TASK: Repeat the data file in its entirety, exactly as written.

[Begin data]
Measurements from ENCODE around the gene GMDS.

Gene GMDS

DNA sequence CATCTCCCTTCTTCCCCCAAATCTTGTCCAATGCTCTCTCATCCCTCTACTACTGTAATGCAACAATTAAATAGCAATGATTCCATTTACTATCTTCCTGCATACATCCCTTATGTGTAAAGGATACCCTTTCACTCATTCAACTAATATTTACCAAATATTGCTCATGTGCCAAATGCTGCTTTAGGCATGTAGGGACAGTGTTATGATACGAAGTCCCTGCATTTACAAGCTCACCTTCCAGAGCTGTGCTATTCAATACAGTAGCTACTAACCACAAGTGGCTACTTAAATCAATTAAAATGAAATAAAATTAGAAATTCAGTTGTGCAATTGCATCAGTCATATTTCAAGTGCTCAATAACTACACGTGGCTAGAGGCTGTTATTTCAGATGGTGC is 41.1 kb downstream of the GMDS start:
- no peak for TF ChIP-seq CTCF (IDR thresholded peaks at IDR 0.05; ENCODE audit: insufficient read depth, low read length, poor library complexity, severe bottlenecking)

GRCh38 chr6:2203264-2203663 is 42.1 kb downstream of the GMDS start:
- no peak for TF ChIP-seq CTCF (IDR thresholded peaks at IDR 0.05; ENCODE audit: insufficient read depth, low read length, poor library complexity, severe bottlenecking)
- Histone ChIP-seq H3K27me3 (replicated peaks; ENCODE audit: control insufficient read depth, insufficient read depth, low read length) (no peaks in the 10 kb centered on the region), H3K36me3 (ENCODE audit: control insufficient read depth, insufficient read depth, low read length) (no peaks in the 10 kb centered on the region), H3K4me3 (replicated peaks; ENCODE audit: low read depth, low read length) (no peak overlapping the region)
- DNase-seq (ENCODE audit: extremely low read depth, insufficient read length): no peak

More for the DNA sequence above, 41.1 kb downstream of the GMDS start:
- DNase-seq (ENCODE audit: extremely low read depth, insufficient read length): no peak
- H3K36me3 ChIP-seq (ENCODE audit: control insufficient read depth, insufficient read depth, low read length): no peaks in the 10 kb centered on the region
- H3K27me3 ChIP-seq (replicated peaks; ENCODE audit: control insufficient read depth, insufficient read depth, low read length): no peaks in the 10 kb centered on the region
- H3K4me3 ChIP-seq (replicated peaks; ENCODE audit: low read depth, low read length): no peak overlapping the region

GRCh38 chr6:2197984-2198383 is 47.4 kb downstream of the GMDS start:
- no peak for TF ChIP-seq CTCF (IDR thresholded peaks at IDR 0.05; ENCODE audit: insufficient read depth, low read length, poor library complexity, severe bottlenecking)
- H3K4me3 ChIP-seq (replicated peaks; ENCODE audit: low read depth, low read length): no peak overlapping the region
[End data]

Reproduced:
Measurements from ENCODE around the gene GMDS.

Gene GMDS

DNA sequence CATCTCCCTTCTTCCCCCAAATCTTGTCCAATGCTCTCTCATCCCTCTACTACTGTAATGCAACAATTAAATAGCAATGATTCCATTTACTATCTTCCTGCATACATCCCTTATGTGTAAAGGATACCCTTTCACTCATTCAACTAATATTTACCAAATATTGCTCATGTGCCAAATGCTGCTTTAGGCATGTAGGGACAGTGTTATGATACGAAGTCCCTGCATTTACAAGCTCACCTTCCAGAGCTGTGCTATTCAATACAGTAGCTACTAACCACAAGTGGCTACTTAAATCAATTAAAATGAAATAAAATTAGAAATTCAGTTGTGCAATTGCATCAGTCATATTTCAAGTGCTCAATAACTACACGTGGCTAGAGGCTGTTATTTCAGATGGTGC is 41.1 kb downstream of the GMDS start:
- no peak for TF ChIP-seq CTCF (IDR thresholded peaks at IDR 0.05; ENCODE audit: insufficient read depth, low read length, poor library complexity, severe bottlenecking)

GRCh38 chr6:2203264-2203663 is 42.1 kb downstream of the GMDS start:
- no peak for TF ChIP-seq CTCF (IDR thresholded peaks at IDR 0.05; ENCODE audit: insufficient read depth, low read length, poor library complexity, severe bottlenecking)
- Histone ChIP-seq H3K27me3 (replicated peaks; ENCODE audit: control insufficient read depth, insufficient read depth, low read length) (no peaks in the 10 kb centered on the region), H3K36me3 (ENCODE audit: control insufficient read depth, insufficient read depth, low read length) (no peaks in the 10 kb centered on the region), H3K4me3 (replicated peaks; ENCODE audit: low read depth, low read length) (no peak overlapping the region)
- DNase-seq (ENCODE audit: extremely low read depth, insufficient read length): no peak

More for the DNA sequence above, 41.1 kb downstream of the GMDS start:
- DNase-seq (ENCODE audit: extremely low read depth, insufficient read length): no peak
- H3K36me3 ChIP-seq (ENCODE audit: control insufficient read depth, insufficient read depth, low read length): no peaks in the 10 kb centered on the region
- H3K27me3 ChIP-seq (replicated peaks; ENCODE audit: control insufficient read depth, insufficient read depth, low read length): no peaks in the 10 kb centered on the region
- H3K4me3 ChIP-seq (replicated peaks; ENCODE audit: low read depth, low read length): no peak overlapping the region

GRCh38 chr6:2197984-2198383 is 47.4 kb downstream of the GMDS start:
- no peak for TF ChIP-seq CTCF (IDR thresholded peaks at IDR 0.05; ENCODE audit: insufficient read depth, low read length, poor library complexity, severe bottlenecking)
- H3K4me3 ChIP-seq (replicated peaks; ENCODE audit: low read depth, low read length): no peak overlapping the region